Intro to Python Sets and Using them for Deduplication

The aim of this page📝is to cover Python sets. As beautifully explained in Set Theory: the Method To Database Madness by Vaidehi Joshi, Medium, sets are essential concepts for working with data(bases). It is a primitive data structure in Python with both mutable (Set) and immutable (Frozenset) type and I am using it mostly for deduplication - for example, I have hundreds of data processing jobs with environments within their suffix (foo-prod1, bar-prod1, acme-dev1, xxx-qa1) and I quickly need to get unique values of the environments (I get a set of 5 environments from the list of 200 jobs). Also, I am moved to share these notes because of the following claim made on Leet Code

If I had to choose three built in functions/methods that I wasn’t comfortable with at the start and have found them super helpful, I’d probably say enumerate, zip and set

Sum MegaPost — Python3 Solution with a detailed explanation

  • collection
  • unordered
  • elements are unique
  • mutable (there is also a frozen set which is immutable)
  • each element is immutable (like keys of a dictionary)
  • the literal form similar to dicts
>>> set = {333,555,77,32,124}
>>> set
{32, 555, 77, 333, 124}
  • NOTE: {} is already reserved for the creation of a dictionary — you, therefore, need to use the set() constructor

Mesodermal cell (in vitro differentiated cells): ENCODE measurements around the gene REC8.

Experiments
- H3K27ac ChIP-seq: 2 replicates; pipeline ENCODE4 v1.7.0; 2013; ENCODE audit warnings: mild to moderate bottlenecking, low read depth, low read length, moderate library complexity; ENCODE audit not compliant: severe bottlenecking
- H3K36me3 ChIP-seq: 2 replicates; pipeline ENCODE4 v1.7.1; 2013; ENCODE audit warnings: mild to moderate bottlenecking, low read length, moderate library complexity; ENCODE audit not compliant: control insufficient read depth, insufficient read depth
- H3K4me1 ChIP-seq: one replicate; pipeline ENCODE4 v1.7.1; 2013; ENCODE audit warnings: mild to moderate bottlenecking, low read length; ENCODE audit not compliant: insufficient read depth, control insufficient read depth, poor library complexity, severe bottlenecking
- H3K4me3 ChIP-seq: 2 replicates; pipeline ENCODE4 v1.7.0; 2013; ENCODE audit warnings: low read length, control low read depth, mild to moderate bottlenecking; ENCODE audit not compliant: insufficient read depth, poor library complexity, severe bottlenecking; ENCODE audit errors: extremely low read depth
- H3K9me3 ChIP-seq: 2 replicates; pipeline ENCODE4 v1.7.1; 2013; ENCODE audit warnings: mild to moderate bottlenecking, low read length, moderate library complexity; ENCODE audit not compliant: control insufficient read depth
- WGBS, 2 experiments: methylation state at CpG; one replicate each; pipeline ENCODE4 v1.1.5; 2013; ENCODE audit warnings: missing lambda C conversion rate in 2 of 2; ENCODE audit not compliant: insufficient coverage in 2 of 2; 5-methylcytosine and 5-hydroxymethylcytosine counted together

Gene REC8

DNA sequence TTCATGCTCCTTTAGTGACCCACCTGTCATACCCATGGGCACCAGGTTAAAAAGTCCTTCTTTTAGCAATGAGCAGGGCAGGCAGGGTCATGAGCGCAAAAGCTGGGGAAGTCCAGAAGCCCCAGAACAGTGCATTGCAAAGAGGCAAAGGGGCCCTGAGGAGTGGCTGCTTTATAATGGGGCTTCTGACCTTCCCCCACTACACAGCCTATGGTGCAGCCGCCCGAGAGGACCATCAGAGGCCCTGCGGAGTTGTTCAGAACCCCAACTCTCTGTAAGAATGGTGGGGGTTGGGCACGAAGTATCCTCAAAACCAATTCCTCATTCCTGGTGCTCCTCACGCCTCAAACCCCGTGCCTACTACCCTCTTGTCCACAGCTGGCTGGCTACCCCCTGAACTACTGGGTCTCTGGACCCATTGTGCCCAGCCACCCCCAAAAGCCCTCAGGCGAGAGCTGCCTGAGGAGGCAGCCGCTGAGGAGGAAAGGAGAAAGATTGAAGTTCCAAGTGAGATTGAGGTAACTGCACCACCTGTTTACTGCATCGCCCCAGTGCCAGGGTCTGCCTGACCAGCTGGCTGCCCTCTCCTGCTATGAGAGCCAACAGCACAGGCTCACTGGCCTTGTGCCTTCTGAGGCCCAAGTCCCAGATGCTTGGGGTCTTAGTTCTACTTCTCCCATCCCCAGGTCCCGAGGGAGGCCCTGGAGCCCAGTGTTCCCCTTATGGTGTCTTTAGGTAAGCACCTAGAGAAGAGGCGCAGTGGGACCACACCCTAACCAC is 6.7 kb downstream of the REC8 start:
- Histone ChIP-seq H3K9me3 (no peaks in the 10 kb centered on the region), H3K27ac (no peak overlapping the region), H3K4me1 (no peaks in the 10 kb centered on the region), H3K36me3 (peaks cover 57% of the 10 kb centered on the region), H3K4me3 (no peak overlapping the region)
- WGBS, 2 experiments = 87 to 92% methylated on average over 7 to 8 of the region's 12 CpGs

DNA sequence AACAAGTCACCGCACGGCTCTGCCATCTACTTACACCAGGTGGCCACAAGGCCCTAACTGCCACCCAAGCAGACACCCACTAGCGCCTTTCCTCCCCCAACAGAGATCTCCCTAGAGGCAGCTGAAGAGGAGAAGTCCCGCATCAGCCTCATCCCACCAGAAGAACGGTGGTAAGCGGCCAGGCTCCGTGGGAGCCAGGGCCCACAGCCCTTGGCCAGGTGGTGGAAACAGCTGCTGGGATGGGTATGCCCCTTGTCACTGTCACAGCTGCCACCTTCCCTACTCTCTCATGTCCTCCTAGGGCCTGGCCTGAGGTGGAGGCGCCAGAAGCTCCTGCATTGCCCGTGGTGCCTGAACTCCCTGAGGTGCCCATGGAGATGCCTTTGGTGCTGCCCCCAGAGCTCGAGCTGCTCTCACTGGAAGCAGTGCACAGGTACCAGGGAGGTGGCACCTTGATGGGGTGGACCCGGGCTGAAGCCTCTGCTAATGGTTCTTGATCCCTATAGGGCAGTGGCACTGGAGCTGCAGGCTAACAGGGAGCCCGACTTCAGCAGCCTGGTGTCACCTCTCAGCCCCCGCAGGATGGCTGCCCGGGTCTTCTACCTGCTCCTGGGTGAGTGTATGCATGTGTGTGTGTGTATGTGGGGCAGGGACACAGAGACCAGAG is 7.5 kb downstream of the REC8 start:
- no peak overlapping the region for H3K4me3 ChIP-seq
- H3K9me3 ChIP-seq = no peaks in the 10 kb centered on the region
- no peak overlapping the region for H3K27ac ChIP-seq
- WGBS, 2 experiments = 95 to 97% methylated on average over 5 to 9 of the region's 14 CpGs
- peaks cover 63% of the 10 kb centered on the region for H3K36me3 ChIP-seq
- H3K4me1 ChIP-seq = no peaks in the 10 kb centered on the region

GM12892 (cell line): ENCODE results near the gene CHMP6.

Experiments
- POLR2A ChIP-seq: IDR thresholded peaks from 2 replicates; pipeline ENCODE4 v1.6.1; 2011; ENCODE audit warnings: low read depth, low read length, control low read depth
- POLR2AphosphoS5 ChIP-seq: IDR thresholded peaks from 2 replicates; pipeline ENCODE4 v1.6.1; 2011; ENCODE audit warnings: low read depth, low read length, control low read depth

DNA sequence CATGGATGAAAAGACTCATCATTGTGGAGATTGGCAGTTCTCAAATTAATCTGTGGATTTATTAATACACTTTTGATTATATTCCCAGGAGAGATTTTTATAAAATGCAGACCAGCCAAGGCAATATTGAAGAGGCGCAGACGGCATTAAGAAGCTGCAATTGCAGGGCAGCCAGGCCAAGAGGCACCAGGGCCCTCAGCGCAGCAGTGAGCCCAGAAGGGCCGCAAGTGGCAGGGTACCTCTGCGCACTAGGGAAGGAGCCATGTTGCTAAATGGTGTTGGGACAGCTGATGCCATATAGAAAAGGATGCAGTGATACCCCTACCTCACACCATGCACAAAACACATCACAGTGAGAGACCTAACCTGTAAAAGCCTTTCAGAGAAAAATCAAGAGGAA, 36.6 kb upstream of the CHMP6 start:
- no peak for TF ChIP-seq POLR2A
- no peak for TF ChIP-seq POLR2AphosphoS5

• out of 4 main collection types (list, dict, set, tuple), set does not have a literal constructor
>>> f = {}
>>> f
{}
>>> type(f)
<class 'dict'>
>>> g = []
>>> g
[]
>>> type(g)
<class 'list'>
>>> b = ()
>>> b
()
>>> type(b)
<class 'tuple'>
>>> e = set()
>>> e
set()
>>> type(e)
<class 'set'>
  • you can create a set from any iterable series
  • any duplicates thereof are discarded
>>> j = set([1,2,2,2,3,4,5,6,11,6,])
>>> j
{1, 2, 3, 4, 5, 6, 11}
  • this is a fundamental use — note that items of a set cannot be retrieved by their position/index
  • tested with in and not in operators
>>> j
{1, 2, 3, 4, 5, 6, 11}


>>> j[0]
Traceback (most recent call last):
File "<stdin>", line 1, in <module>
TypeError: 'set' object is not subscriptable

'set' object is not subscriptable

>>> 11 in j
True
  • set constructor is commonly used to efficiently remove duplicate items from a series of objects
>>> l = [1,1,2,4,6,7,1,44,108,108,108]
>>> dedup = set(l)
>>> dedup
{1, 2, 4, 6, 7, 44, 108}

--

--

Infrastructure Support Engineer/Technical Writer (snowplow.io) with a passion for Python/writing documentation. More about me: https://pavol.kutaj.com

Get the Medium app

A button that says 'Download on the App Store', and if clicked it will lead you to the iOS App store
A button that says 'Get it on, Google Play', and if clicked it will lead you to the Google Play store
Pavol Kutaj

Infrastructure Support Engineer/Technical Writer (snowplow.io) with a passion for Python/writing documentation. More about me: https://pavol.kutaj.com